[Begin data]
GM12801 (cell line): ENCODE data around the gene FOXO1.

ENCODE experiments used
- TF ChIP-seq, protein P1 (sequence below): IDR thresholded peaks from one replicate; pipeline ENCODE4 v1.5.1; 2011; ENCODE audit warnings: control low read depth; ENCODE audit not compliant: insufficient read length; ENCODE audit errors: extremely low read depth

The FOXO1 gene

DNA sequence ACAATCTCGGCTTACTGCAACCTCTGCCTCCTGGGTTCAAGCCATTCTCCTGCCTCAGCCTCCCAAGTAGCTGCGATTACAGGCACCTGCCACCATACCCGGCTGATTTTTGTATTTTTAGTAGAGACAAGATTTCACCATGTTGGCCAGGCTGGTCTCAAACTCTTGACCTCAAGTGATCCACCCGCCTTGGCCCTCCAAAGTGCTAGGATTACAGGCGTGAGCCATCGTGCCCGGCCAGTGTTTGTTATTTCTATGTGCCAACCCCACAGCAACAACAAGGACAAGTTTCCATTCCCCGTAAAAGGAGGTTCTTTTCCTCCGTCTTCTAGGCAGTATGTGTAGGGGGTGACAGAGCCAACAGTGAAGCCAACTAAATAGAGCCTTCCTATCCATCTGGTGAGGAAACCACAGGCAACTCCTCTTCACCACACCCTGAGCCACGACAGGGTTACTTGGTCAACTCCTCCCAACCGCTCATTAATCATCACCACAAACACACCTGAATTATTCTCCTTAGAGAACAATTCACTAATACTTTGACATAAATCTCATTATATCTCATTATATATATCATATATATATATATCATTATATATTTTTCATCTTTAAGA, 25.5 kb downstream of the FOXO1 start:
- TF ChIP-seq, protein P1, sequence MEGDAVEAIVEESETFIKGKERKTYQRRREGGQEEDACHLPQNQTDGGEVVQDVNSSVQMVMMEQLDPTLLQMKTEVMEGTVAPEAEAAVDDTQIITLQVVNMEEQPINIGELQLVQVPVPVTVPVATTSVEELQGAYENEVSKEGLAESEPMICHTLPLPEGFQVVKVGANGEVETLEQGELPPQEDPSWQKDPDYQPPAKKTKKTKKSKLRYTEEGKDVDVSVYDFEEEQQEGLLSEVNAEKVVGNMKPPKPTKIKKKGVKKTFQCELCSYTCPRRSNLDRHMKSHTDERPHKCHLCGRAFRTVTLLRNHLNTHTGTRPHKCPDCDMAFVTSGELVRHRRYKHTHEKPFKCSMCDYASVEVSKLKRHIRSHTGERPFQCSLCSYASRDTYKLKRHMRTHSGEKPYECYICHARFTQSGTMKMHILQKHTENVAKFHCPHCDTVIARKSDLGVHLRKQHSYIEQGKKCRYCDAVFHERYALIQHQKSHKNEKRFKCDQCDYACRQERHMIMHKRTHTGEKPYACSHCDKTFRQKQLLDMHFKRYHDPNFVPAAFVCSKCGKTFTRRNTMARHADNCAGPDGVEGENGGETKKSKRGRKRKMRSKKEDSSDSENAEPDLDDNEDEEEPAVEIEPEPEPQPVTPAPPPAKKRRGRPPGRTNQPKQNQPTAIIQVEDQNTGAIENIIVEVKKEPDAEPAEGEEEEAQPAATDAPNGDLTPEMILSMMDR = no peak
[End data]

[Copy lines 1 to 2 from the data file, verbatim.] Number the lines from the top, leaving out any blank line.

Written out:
GM12801 (cell line): ENCODE data around the gene FOXO1.

ENCODE experiments used